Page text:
Kitty Shephard, Blog Writer

At the beginning of September a peace agreement to resolve the 20 month old conflict in the young nation of South Sudan was reached. The international community was vocal in pressuring the warring parties, led by President Salva Kiir and former vice president Reik Machar, into signing a peace agreement. Since the signing, several reports have indicated that the peace agreement has been broken and both sides have leveled accusations at the other for these offenses.  This raises issues of who will invoke this peace deal and whether the peace deal has a chance of rehabilitating the young country.

The internal politics of South Sudan have been supported from day one by influential powers such as the United States (US). President Obama as a presidential candidate was a strong supporter of the Save Darfur movement and was one of the few to name the escalating situation a genocide. His interest in this region was extended when South Sudan gained independence in 2011 and he paid specific attention to the peace agreement in South Sudan on his visit to East Africa  in July of this year.  The US’ interest in this region further lies with the The investment America has made in this region emphasizes Obama’s push to prevent South Sudan from becoming another failed state. Something which many predict is almost unachievable; since the conflict started the country’s economy has failed and indications of famine have become more evident.

Despite the US’ interest in South Sudan, US interests and advocacy in Africa in general have waned in the past decade. Countries such as Russia and China are having more influence, especially in Western Africa. These changes in influence show a bigger connection between the political ideologies of Russia and China and those of many African nations. States such as Sudan have aligned themselves closely with Russia and China, integrating their political and economic relationships. The increased influence of these two nations on the continent has likely played a deciding factor in the lack of motivation to intervene by United Nations Security Council (UNSC) members to resolve mass atrocities ongoing in the region. UN inaction is also suspected due to the reoccurring accusations that the International Criminal Court (ICC) is western aligned and prone to over- targeting African politicians relative to leaders from elsewhere.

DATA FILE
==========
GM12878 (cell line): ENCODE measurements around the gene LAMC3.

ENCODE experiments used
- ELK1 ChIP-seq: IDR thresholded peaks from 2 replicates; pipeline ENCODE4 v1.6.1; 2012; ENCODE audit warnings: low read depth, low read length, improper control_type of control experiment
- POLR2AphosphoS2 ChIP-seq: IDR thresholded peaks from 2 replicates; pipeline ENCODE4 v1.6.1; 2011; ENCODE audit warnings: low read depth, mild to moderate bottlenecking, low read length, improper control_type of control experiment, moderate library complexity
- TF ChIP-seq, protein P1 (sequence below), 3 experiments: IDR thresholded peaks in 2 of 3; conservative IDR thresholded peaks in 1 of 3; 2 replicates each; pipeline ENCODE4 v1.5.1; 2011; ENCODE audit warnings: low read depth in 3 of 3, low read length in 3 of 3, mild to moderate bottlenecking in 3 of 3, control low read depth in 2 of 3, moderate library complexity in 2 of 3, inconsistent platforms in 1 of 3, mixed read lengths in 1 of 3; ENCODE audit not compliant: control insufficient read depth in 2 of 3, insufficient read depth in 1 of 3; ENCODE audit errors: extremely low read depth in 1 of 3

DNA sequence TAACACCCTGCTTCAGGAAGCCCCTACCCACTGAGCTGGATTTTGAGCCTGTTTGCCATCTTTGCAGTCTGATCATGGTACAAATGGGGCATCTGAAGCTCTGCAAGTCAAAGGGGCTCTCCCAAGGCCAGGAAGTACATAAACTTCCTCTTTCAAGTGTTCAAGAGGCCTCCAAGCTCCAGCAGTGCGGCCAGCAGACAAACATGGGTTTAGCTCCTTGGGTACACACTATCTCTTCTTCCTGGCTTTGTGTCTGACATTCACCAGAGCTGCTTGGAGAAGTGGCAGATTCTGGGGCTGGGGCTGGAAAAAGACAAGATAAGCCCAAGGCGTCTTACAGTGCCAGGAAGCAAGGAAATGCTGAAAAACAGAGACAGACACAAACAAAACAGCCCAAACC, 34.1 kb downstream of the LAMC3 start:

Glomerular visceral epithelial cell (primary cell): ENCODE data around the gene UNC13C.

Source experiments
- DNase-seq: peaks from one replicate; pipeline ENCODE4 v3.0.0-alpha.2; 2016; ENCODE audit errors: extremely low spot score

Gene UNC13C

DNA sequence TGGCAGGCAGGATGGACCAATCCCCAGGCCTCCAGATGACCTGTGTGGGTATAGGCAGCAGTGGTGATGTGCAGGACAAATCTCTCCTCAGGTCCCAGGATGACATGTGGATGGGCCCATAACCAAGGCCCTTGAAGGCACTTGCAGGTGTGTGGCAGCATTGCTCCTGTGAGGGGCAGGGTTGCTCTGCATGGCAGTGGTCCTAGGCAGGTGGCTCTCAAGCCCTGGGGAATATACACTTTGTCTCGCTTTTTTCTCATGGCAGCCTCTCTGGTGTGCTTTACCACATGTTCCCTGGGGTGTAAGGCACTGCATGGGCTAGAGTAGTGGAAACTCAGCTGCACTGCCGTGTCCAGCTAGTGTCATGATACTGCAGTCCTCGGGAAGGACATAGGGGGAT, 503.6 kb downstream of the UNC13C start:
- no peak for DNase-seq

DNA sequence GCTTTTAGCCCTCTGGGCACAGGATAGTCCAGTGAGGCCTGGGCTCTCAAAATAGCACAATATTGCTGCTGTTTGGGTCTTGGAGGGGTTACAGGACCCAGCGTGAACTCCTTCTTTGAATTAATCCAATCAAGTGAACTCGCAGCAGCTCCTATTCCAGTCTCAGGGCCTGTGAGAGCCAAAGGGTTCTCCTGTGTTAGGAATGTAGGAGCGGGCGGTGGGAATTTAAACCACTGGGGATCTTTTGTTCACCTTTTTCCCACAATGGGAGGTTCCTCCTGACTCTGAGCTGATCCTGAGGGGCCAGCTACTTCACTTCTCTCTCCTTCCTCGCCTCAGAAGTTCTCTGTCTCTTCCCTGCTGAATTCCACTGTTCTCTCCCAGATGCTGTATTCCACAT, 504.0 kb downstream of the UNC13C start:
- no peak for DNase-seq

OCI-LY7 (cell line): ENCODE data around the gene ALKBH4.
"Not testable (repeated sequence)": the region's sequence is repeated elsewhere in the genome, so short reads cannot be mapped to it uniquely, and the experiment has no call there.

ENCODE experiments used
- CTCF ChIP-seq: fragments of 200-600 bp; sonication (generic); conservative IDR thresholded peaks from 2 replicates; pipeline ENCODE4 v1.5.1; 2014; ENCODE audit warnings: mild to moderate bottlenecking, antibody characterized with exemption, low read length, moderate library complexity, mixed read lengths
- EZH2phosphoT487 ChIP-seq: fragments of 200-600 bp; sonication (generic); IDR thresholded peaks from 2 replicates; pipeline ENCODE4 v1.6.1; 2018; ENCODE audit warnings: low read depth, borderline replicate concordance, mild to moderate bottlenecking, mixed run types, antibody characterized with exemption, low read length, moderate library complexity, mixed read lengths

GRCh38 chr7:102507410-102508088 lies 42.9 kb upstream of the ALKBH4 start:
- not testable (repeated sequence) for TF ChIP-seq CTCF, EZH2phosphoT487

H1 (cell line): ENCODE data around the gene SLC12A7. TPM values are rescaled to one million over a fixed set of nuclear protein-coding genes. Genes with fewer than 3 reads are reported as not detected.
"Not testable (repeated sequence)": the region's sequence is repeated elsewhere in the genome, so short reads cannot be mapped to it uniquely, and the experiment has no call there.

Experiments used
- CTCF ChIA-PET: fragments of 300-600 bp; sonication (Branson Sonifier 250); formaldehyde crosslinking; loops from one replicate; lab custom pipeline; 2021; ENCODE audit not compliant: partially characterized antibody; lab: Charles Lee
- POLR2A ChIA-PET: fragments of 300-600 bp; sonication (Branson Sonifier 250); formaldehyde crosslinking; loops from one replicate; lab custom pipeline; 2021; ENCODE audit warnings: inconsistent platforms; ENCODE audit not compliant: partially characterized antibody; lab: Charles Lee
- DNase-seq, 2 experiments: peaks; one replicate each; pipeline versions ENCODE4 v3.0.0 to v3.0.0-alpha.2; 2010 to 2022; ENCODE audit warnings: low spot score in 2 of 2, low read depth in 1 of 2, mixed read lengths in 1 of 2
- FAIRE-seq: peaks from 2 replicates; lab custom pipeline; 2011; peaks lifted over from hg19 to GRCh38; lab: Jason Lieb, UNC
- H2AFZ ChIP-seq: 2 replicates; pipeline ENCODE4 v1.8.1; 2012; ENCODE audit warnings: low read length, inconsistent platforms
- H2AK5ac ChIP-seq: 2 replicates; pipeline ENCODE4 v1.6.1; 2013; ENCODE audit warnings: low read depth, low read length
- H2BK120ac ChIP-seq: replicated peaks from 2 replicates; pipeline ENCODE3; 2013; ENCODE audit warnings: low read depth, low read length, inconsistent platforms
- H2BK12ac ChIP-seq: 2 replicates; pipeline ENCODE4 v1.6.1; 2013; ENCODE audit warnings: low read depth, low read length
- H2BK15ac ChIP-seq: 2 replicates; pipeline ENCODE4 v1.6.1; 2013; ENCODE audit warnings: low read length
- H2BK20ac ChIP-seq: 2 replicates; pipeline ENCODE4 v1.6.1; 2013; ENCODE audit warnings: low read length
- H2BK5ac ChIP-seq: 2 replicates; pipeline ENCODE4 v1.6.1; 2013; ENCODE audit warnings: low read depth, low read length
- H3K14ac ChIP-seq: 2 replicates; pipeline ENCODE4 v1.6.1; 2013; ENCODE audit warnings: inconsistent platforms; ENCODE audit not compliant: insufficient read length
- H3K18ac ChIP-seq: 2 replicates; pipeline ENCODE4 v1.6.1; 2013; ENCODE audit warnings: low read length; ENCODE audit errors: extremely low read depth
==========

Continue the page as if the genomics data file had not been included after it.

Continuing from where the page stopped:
The increase in Russian and Chinese influence in the region, and specifically their inaction in the face of ongoing crimes against humanity, has contributed to protecting war criminals who remain in power in areas of Africa. Countries such as Sudan are strongly aligned with these UNSC members whose ongoing economic and political interactions with Sudan help fund the government’s campaigns of violence. With the US losing influence in the continent, young nations like South Sudan are especially vulnerable to the political machinations of such states that subside on power and greed.  This great power influence, along with early violations of the peace agreement, begs the question of whether any peace agreement can be successful in the current political and economic climate in South Sudan.

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